After being diagnosed with infertility, a Dixon couple invented a device to help: PherDal. It costs just $149 and claims to be safe, sterile, and intended for home use.
DIXON, Ill. — When you enter the Hintzsche-Westphal house, the family is at the center of everything.
The branches of the Christmas trees bend under the weight of a myriad of ornaments. Most, proudly displayed in a variety of colors and styles, are branded with four names: Jenn, Ryan, Lois and Zach. As the matriarch of the quartet will tell you, “When you work so hard to have kids, you get everything with their name on it.”
Today, after years of heartbreak, setbacks and trial and error, their home also serves as the headquarters of PherDal: an infertile home reproductive assistant who hopes to change the world of infertility treatments such as we know him.
Creation of PherDal
Dr. Jennifer Hintzsche met her husband, Ryan Westphal, eleven years ago. It was a match seemingly made in STEM heaven, with his doctorate in bioinformatics and his engineering degree. While they now call Dixon, Illinois home, Hintzsche also has a connection to Quad City, since attending Augustana College as an undergraduate.
After years of pursuing education and careers, the two decided to get married and start a family. But more and more months passed without any sign of pregnancy in sight. Finally, after a year of trying, the couple were able to see a reproductive endocrinologist.
“We were diagnosed with unexplained infertility,” Hintzsche said. “I now know that a third of all people who see a reproductive endocrinologist get the same diagnosis. But at the time, I never thought they wouldn’t be able to figure out what’s wrong. wasn’t going.”
However, an unsatisfactory diagnosis was not the end of their problems. Labeled “infertile,” Hintzsche realized that her insurance would no longer help pay for her pregnancy journey.
As is the case with most insurance companies, Hintzsche and Westphal were only covered until their diagnosis. Everything after that, including expensive fertility treatments, would fall squarely on their shoulders and their wallets.
One of the most common treatment routes is in vitro fertilization. A single IVF cycle can range from $15,000 to $30,000.
“We went into this meeting with all this hope,” Hintzsche said. “And we applied for a $10,000 loan and a treatment plan when they didn’t know what was wrong.”
Both say it was an agonizing start to their marriage.
“I turned our marriage into a science experiment. And he basically became my sperm donor, not my husband,” Hintzsche recalled. “We would have done anything.”
But despite the odds and uncertainties, Hintzsche decided to take matters into his own hands. She ended up going back to her scientific roots: digging into research.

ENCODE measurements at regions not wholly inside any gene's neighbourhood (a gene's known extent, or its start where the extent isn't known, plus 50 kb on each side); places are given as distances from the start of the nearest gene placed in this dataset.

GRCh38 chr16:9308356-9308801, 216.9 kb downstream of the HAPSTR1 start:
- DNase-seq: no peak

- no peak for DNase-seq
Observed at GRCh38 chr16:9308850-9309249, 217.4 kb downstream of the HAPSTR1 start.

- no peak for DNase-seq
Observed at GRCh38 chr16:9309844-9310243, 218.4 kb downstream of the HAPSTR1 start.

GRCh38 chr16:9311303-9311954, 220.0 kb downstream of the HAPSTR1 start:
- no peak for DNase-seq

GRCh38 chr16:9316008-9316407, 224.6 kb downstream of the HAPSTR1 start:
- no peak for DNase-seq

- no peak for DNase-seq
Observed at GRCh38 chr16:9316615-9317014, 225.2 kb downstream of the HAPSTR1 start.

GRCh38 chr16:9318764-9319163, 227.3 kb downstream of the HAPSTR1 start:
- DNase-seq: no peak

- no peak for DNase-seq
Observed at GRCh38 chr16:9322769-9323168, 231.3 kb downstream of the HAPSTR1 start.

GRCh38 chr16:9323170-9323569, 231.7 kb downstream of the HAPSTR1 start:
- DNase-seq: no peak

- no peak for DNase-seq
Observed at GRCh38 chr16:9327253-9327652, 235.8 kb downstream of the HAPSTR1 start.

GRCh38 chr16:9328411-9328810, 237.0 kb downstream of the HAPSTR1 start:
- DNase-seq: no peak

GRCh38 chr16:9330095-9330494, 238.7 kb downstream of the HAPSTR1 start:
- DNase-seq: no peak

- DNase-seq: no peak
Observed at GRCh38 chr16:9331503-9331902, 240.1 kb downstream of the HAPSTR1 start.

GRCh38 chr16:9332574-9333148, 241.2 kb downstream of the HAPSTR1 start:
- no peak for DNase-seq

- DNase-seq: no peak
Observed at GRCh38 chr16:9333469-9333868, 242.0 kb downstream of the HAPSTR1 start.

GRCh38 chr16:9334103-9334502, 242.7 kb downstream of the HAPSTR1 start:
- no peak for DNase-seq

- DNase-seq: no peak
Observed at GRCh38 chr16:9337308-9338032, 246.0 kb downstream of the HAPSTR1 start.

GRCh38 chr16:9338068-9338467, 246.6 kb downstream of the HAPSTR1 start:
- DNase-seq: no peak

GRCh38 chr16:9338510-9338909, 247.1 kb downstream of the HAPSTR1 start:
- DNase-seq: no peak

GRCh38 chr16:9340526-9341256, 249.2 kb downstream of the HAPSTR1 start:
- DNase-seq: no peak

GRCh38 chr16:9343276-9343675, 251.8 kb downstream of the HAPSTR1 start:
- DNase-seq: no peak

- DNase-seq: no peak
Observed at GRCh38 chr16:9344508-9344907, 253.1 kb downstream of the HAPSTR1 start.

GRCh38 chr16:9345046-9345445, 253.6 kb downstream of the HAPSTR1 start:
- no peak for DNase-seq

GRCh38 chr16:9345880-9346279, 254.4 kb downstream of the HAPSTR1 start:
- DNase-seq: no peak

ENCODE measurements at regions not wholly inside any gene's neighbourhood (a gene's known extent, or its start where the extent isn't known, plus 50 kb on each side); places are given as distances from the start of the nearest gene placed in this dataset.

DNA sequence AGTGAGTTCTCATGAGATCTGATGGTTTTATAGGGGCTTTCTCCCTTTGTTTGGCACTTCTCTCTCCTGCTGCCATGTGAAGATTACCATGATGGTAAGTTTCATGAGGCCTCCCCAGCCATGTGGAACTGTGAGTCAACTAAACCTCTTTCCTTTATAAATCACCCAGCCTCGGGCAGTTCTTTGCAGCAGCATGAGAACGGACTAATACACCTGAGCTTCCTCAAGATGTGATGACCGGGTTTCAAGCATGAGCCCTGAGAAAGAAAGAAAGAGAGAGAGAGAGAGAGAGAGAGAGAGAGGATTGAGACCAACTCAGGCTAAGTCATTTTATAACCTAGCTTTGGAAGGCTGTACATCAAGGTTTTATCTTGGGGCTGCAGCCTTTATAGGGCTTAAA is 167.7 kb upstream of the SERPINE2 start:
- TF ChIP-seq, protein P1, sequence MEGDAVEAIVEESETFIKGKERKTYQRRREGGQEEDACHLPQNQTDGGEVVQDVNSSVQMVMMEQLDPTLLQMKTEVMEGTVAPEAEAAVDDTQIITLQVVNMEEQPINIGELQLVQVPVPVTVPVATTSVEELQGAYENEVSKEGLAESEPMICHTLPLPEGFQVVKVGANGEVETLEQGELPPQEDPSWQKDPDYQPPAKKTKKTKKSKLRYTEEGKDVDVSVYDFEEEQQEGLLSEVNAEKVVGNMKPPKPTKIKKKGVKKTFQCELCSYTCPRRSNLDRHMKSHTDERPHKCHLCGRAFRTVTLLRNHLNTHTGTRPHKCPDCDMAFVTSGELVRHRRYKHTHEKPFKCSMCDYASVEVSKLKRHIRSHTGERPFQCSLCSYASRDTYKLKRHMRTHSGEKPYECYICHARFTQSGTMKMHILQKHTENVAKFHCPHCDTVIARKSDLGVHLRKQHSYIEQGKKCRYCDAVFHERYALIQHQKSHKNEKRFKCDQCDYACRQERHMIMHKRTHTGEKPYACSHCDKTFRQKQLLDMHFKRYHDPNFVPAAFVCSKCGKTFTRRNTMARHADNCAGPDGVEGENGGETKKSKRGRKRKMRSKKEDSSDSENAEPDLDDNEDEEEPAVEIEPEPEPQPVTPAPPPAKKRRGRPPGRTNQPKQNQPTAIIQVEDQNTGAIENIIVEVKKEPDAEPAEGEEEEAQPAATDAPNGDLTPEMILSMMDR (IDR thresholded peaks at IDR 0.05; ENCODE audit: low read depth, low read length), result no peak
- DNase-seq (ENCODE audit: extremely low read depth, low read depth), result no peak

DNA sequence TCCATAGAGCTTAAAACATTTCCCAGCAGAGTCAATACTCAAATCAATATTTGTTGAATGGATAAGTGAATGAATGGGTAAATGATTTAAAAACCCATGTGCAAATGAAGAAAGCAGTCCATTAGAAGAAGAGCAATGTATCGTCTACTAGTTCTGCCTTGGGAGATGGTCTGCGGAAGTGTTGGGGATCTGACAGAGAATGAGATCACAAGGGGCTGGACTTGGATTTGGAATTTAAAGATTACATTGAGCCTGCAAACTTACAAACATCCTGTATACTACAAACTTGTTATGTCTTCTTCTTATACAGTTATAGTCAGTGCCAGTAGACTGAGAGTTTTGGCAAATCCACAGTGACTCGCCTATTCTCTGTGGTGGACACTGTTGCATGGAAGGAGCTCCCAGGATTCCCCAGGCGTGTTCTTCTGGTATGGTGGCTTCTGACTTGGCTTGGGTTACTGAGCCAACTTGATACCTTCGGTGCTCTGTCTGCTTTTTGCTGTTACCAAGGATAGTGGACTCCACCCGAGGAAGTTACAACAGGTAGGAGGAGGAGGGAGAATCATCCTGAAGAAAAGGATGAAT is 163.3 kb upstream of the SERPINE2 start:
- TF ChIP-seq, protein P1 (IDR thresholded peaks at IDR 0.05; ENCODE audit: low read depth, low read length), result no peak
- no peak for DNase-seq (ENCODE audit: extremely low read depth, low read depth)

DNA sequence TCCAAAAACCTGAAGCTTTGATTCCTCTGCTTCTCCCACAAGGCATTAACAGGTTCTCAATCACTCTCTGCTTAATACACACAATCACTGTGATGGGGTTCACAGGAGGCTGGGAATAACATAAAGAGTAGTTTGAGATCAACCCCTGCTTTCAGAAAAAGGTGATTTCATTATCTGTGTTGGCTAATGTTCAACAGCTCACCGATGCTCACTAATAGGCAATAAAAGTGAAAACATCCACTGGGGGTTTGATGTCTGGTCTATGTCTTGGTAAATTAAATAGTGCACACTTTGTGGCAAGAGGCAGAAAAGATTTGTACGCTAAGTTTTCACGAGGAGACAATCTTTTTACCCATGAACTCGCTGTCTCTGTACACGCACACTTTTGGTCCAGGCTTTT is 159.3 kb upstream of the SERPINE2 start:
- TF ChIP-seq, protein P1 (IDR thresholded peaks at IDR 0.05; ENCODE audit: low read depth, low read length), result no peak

Most of what she discovered was intrauterine insemination, or IUI. In this procedure, the sperm is washed, concentrated and then placed in the uterus. However, Hintzsche found it expensive, invasive, and unsatisfying.
Then she discovered a new procedure called intracervical insemination, or ICI. It’s best known in LGBTQ+ communities, but isn’t as widely researched or funded in heterosexual circles. ICI does not need washed sperm. Instead, it places the semen sample about an inch lower than IUI treatments, placing it at the opening of the cervix.
“That was the turning point,” Hintzsche said, smiling at Westphal. “And then when we couldn’t find anything on the market that was safe, sterile, and meant for sperm, that’s when I said, ‘Hey, do you want to make one? “”
How PherDal Works
In 2017, still reeling from their infertility diagnosis, Hintzsche and Westphal sat down at their kitchen table and began sketching out designs for their device. After more than 30 different iterations, they created their now patented technique.
The two-step process begins when a semen sample is placed in PherDal’s sterile jar. That’s when a syringe, also sterile, comes into play.
“You’re really pulling the sample into the syringe. And then it’s like putting a tampon in; it’s really that simple,” Hintzsche explained. “But it’s effective. It bypasses any potential bacteria or anatomical conditions and brings the sperm closer to the egg in a safe way.”
Throughout PherDal’s design, small touches reflect hours of correction and tweaking, according to reviews. The jar is rounded so that every drop of sample can be drawn into the syringe. Small ridges protrude from the finger grips of the syringe, allowing for an easier and more stable grip.
But the most obvious appeal of the device is its price and accessibility.
So far, PherDal has sold proof-of-concept kits for just under $100. If expanded to a larger, more public market, Hintzsche and Westphal will sell the kit for just $149 – thousands less than standard fertility treatments.
Each kit comes with three jars and syringes, allowing for three applications. All of this can be done at home.
“You don’t have to do it in a clinic,” Hintzsche said. “I think it takes so much stress away because there aren’t other people involved.”
Although PherDal has yet to have clinical trials, having shipped 200 proof-of-concept kits, Hintzsche and Westphal know of 25 babies who were born after a parent started using their device.